Despite these improvements, math error notices remain vague and confusing. For example, taxpayers who receive a math error notice adjusting the RRC claimed on their return may be given all of the following as possible reasons for the adjustment:

“We changed the Recovery Rebate Credit:

  • Primary or secondary SSN missing or invalid,
  • Dependent exceeds the age limit,
  • AGI exceeds limit, or
  • The amount was incorrectly computed.”

Taxpayers are left to review their returns in order to determine the exact reason for which the RRC was adjusted.


I reiterate TAS’s recommendation that the IRS revise its math error notices to provide taxpayers with precise reasons for the adjustment, rather than listing out numerous possibilities. See National Taxpayer Advocate 2021 Purple Book, and my August 2021 math error blog.


Taxpayers are often confused by IRS notices, and math error notices are no exception.  We applaud the IRS for updating its math error notices by including the 60-day expiration date by which taxpayers must contest the adjustment and have it reversed, rather than placing the burden on the taxpayer to calculate the date. It is key for taxpayers to understand that once the 60-day time period has elapsed and the taxpayer has not requested a reversal, they lose their opportunity to have the matter reviewed by the U.S. Tax Court. This is significant, because the Tax Court is the only judicial forum in which a taxpayer does not have to pay the tax liability before petitioning the court. Taxpayers, however, would still have the option to pay the tax and file a refund suit in a U.S. District Court or the U.S. Court of Federal Claims. Unfortunately, this means taxpayers would need to have the funds on hand to pay the liability and then dispute the adjustment. This may be challenging for many taxpayers, including low-income taxpayers, particularly when considering the economic impact of the COVID-19 pandemic during the past two years.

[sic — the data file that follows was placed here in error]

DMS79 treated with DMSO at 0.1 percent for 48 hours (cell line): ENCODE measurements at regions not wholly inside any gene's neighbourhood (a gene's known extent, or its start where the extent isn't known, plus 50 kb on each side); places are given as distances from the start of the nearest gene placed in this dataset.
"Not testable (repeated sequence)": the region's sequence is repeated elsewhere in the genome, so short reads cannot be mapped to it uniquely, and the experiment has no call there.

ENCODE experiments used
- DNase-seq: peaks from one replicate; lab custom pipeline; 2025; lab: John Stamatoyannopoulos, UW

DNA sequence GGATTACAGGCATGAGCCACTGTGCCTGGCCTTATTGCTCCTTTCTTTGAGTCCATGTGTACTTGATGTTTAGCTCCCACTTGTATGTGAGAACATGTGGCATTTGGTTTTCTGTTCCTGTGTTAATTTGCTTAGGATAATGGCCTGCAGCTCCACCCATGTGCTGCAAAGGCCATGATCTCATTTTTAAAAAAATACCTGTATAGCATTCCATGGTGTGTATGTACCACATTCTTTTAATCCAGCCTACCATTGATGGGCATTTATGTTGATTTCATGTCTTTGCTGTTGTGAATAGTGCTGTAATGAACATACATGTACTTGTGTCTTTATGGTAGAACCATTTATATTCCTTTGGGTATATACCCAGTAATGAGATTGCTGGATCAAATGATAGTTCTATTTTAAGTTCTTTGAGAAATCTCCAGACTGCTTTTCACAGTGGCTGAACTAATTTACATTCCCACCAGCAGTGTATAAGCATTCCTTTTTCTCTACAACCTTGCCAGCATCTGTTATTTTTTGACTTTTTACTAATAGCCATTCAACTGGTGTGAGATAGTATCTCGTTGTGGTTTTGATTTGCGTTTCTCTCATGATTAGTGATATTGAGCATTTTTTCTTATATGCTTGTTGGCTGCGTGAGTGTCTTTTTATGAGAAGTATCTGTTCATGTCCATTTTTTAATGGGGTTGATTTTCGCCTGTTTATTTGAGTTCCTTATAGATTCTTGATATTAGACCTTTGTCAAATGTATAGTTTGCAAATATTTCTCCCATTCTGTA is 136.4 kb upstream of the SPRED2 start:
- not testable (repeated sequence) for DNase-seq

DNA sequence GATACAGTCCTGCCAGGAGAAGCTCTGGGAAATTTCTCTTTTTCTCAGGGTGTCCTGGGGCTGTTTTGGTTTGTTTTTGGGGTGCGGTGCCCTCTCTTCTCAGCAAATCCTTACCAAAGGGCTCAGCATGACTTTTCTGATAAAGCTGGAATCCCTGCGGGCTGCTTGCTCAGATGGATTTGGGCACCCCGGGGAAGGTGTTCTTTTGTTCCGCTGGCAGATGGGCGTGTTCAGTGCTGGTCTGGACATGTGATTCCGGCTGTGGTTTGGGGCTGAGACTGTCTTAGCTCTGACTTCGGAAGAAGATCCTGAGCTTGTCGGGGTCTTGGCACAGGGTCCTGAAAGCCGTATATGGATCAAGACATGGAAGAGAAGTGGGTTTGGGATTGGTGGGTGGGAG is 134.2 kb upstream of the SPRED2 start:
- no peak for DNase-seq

Eligible taxpayers can contact a Low Income Taxpayer Clinic (LITC) for assistance with this issue. LITCs are independent from the IRS and TAS; they represent individuals whose income is below a certain level and who need to resolve tax problems with the IRS, including math error adjustments. LITCs can also represent taxpayers in audits, appeals, tax collection disputes before the IRS and in court. In addition, LITCs can provide information about taxpayer rights and responsibilities in different languages for individuals who speak English as a second language. Services are offered for free or a small fee. If a taxpayer receives a math error adjustment, they should contact the IRS, an LITC, or other tax professional as soon as possible to protect their rights. For more information or to find an LITC near you, visit Low Income Taxpayer Clinics (LITC) – Taxpayer Advocate Service or see IRS Publication 4134, Low Income Taxpayer Clinic List. This publication is also available online at or by calling the IRS toll-free at 800-TAX-FORM (800-829-3676).